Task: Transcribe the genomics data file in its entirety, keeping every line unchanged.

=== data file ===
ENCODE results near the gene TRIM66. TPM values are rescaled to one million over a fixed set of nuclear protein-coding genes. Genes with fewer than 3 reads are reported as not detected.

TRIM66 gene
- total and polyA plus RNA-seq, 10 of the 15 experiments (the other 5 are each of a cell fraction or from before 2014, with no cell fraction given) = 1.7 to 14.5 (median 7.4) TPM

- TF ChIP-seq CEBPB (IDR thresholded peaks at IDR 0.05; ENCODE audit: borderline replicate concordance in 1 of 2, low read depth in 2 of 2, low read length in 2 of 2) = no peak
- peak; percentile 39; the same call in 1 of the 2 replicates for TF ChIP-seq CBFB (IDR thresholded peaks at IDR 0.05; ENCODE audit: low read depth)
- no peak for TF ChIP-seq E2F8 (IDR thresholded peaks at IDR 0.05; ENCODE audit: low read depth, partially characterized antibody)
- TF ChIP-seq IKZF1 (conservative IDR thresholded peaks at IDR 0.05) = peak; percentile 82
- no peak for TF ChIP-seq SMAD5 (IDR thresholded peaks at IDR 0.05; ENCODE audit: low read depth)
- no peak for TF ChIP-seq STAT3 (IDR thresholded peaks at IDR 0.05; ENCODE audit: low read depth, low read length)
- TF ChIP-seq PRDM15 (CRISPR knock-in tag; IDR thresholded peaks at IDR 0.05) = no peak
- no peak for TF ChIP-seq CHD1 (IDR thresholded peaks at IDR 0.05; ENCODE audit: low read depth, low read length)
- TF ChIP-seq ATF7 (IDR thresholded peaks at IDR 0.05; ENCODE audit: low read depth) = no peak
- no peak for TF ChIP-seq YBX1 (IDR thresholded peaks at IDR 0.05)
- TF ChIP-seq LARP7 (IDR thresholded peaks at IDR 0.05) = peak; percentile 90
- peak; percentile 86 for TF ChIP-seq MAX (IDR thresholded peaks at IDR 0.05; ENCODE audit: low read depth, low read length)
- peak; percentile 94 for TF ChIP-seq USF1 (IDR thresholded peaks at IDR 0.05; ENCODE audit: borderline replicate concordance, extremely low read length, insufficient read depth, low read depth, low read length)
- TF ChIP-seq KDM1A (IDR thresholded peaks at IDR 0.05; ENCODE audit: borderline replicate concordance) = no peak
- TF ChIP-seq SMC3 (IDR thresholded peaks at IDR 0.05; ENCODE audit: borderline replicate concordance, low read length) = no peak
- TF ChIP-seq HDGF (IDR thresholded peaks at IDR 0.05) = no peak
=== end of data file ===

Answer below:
ENCODE results near the gene TRIM66. TPM values are rescaled to one million over a fixed set of nuclear protein-coding genes. Genes with fewer than 3 reads are reported as not detected.

TRIM66 gene
- total and polyA plus RNA-seq, 10 of the 15 experiments (the other 5 are each of a cell fraction or from before 2014, with no cell fraction given) = 1.7 to 14.5 (median 7.4) TPM

- TF ChIP-seq CEBPB (IDR thresholded peaks at IDR 0.05; ENCODE audit: borderline replicate concordance in 1 of 2, low read depth in 2 of 2, low read length in 2 of 2) = no peak
- peak; percentile 39; the same call in 1 of the 2 replicates for TF ChIP-seq CBFB (IDR thresholded peaks at IDR 0.05; ENCODE audit: low read depth)
- no peak for TF ChIP-seq E2F8 (IDR thresholded peaks at IDR 0.05; ENCODE audit: low read depth, partially characterized antibody)
- TF ChIP-seq IKZF1 (conservative IDR thresholded peaks at IDR 0.05) = peak; percentile 82
- no peak for TF ChIP-seq SMAD5 (IDR thresholded peaks at IDR 0.05; ENCODE audit: low read depth)
- no peak for TF ChIP-seq STAT3 (IDR thresholded peaks at IDR 0.05; ENCODE audit: low read depth, low read length)
- TF ChIP-seq PRDM15 (CRISPR knock-in tag; IDR thresholded peaks at IDR 0.05) = no peak
- no peak for TF ChIP-seq CHD1 (IDR thresholded peaks at IDR 0.05; ENCODE audit: low read depth, low read length)
- TF ChIP-seq ATF7 (IDR thresholded peaks at IDR 0.05; ENCODE audit: low read depth) = no peak
- no peak for TF ChIP-seq YBX1 (IDR thresholded peaks at IDR 0.05)
- TF ChIP-seq LARP7 (IDR thresholded peaks at IDR 0.05) = peak; percentile 90
- peak; percentile 86 for TF ChIP-seq MAX (IDR thresholded peaks at IDR 0.05; ENCODE audit: low read depth, low read length)
- peak; percentile 94 for TF ChIP-seq USF1 (IDR thresholded peaks at IDR 0.05; ENCODE audit: borderline replicate concordance, extremely low read length, insufficient read depth, low read depth, low read length)
- TF ChIP-seq KDM1A (IDR thresholded peaks at IDR 0.05; ENCODE audit: borderline replicate concordance) = no peak
- TF ChIP-seq SMC3 (IDR thresholded peaks at IDR 0.05; ENCODE audit: borderline replicate concordance, low read length) = no peak
- TF ChIP-seq HDGF (IDR thresholded peaks at IDR 0.05) = no peak